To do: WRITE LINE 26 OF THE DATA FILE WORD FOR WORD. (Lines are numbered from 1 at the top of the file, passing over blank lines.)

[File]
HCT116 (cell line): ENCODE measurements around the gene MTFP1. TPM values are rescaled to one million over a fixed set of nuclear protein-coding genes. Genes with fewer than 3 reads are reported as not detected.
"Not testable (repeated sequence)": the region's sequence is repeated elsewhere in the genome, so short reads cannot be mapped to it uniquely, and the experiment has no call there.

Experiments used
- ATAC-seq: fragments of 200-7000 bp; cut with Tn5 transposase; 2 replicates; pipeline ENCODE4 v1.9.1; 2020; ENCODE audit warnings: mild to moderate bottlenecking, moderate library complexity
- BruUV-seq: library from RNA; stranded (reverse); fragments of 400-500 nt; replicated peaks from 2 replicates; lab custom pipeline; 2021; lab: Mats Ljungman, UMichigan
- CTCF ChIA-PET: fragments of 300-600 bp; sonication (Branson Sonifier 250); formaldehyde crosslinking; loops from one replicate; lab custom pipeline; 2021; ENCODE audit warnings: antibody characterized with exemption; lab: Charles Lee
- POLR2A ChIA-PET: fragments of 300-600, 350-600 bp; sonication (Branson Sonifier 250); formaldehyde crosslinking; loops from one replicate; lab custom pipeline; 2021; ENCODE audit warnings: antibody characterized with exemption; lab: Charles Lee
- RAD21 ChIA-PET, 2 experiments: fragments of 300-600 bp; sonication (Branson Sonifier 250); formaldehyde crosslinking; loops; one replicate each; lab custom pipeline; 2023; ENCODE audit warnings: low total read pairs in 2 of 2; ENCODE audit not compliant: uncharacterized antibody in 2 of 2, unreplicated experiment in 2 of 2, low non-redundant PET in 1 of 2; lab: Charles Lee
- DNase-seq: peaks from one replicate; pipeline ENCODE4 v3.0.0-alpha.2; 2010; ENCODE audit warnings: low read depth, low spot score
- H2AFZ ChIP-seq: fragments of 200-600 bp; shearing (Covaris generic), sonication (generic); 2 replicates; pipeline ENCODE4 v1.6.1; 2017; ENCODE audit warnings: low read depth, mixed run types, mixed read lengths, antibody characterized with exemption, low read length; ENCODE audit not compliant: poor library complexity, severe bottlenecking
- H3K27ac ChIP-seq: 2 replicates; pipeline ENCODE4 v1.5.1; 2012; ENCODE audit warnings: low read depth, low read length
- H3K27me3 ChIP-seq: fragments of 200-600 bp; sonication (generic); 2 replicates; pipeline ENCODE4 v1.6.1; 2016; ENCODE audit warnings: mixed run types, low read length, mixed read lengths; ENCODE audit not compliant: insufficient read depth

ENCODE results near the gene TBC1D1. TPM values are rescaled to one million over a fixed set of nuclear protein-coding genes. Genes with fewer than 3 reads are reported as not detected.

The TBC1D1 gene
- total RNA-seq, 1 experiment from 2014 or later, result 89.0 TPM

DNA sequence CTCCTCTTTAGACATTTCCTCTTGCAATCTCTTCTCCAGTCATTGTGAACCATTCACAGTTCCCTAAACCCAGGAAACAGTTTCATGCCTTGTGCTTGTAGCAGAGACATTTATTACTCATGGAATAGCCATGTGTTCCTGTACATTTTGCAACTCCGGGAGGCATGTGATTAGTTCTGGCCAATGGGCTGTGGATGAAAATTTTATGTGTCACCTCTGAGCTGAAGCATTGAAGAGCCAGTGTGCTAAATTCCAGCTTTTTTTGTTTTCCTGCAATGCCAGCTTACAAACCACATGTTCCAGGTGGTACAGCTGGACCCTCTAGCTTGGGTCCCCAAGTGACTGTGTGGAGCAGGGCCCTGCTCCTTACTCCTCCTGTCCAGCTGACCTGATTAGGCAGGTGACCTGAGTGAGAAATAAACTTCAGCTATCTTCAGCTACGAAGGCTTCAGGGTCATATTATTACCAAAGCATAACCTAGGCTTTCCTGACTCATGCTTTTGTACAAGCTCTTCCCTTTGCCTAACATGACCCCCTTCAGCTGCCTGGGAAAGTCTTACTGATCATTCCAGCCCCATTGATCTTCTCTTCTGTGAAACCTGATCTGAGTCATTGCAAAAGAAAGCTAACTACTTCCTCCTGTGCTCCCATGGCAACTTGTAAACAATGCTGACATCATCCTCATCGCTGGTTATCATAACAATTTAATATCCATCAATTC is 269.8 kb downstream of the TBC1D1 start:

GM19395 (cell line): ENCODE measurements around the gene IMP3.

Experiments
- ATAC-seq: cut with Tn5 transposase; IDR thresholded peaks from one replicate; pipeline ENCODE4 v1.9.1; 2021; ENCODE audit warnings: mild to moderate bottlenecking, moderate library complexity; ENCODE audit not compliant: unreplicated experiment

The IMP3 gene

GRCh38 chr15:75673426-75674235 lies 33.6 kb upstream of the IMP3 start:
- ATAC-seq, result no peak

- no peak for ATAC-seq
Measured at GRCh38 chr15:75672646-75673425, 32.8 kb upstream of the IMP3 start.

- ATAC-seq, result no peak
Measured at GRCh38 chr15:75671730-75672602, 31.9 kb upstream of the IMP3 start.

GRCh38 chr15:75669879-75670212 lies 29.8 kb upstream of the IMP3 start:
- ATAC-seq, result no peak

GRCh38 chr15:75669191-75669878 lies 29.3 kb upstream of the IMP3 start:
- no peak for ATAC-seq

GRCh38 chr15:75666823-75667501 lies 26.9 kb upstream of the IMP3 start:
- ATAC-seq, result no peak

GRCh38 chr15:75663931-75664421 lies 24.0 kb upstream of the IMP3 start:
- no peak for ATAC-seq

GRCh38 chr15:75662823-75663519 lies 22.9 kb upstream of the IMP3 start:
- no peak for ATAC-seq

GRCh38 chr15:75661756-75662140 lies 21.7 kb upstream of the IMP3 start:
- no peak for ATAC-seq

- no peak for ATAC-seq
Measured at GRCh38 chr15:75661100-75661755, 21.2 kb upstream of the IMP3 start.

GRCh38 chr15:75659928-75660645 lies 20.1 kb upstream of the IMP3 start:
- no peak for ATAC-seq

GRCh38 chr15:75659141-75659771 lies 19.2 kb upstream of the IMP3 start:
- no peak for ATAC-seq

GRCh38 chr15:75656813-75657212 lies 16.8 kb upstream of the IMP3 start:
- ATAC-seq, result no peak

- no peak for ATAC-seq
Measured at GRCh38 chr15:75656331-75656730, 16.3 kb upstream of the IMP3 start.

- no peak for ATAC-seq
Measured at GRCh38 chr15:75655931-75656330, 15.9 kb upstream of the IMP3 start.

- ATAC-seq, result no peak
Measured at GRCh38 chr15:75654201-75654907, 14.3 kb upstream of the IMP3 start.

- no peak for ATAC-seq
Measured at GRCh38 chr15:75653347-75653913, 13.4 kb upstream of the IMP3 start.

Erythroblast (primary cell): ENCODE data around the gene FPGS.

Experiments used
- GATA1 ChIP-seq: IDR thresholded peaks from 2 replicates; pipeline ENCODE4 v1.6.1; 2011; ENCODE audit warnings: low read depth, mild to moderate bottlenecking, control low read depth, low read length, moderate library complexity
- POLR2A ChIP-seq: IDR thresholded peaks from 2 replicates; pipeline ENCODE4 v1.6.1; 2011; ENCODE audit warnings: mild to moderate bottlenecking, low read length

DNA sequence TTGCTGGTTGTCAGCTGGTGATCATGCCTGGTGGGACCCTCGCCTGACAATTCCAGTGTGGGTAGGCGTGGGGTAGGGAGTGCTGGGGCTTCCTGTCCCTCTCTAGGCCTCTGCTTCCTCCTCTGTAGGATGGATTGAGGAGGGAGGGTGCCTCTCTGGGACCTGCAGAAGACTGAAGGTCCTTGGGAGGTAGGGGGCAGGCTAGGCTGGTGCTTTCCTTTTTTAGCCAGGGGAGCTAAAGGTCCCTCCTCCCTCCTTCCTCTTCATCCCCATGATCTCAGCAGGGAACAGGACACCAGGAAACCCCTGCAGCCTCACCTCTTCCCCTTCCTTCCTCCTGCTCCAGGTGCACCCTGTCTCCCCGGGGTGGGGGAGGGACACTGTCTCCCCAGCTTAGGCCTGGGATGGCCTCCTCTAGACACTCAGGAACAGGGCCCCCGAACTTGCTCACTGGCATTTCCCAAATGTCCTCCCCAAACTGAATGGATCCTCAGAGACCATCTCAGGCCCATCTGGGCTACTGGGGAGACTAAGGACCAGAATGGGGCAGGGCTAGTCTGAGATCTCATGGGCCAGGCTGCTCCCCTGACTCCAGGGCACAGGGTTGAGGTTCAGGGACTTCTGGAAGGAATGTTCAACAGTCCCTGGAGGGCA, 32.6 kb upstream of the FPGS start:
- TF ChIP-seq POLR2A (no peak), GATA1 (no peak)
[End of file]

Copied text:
Measured at GRCh38 chr15:75671730-75672602, 31.9 kb upstream of the IMP3 start.